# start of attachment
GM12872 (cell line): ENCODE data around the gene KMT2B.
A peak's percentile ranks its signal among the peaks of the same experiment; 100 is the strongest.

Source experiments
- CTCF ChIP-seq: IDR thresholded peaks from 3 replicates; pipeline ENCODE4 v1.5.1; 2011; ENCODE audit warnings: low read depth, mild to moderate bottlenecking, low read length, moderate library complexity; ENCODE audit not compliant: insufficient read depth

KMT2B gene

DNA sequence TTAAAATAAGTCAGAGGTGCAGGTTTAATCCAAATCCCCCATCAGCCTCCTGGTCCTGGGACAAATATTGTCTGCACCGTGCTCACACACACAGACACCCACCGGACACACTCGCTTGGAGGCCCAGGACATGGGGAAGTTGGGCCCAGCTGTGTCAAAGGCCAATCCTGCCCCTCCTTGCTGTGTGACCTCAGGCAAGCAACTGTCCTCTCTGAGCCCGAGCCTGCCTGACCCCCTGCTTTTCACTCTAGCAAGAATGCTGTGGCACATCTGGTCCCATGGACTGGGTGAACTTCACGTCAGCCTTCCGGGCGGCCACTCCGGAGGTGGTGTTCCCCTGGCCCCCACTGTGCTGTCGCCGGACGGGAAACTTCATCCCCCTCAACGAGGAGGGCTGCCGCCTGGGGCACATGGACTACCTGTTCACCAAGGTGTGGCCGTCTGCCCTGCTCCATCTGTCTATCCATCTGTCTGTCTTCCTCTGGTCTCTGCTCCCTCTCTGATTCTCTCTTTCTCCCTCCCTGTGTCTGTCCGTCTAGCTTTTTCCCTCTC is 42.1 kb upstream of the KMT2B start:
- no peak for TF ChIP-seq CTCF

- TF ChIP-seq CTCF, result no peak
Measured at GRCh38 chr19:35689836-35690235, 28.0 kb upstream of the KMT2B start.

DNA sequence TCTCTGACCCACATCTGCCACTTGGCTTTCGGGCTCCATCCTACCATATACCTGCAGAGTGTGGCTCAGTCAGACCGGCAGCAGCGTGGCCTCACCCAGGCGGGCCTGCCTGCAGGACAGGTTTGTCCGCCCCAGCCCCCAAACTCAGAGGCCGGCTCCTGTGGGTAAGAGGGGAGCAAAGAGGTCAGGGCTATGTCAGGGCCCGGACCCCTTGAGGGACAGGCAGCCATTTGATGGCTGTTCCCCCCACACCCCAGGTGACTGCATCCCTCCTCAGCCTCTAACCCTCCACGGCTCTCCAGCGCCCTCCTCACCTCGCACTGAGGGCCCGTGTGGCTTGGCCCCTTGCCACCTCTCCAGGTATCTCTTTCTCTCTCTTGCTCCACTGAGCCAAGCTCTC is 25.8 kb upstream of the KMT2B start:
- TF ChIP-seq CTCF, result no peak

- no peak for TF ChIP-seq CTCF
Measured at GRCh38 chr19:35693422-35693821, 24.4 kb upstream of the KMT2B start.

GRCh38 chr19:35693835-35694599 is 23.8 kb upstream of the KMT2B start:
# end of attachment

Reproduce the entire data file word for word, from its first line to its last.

GM12872 (cell line): ENCODE data around the gene KMT2B.
A peak's percentile ranks its signal among the peaks of the same experiment; 100 is the strongest.

Source experiments
- CTCF ChIP-seq: IDR thresholded peaks from 3 replicates; pipeline ENCODE4 v1.5.1; 2011; ENCODE audit warnings: low read depth, mild to moderate bottlenecking, low read length, moderate library complexity; ENCODE audit not compliant: insufficient read depth

KMT2B gene

DNA sequence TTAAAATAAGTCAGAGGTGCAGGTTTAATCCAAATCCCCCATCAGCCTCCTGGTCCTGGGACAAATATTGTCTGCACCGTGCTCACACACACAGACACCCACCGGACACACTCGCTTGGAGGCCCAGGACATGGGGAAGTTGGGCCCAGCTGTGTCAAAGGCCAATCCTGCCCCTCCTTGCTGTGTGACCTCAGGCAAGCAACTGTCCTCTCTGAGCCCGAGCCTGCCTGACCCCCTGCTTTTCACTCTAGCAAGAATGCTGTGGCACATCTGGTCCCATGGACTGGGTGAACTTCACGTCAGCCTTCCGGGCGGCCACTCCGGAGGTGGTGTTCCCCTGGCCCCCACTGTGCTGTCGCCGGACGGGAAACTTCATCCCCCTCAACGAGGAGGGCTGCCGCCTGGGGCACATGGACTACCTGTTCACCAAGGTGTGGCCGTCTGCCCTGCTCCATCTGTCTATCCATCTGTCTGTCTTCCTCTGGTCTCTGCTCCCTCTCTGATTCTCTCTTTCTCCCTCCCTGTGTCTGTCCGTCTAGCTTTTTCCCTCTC is 42.1 kb upstream of the KMT2B start:
- no peak for TF ChIP-seq CTCF

- TF ChIP-seq CTCF, result no peak
Measured at GRCh38 chr19:35689836-35690235, 28.0 kb upstream of the KMT2B start.

DNA sequence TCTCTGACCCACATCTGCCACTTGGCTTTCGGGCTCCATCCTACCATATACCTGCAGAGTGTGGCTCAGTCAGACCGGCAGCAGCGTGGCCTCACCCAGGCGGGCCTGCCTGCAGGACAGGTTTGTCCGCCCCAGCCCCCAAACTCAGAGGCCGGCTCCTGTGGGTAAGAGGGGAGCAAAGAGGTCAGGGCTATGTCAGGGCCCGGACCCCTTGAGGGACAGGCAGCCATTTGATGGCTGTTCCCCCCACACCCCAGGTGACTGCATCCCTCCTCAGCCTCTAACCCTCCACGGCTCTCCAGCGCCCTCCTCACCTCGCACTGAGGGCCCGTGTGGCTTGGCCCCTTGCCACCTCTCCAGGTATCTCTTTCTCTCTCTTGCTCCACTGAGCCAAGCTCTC is 25.8 kb upstream of the KMT2B start:
- TF ChIP-seq CTCF, result no peak

- no peak for TF ChIP-seq CTCF
Measured at GRCh38 chr19:35693422-35693821, 24.4 kb upstream of the KMT2B start.

GRCh38 chr19:35693835-35694599 is 23.8 kb upstream of the KMT2B start: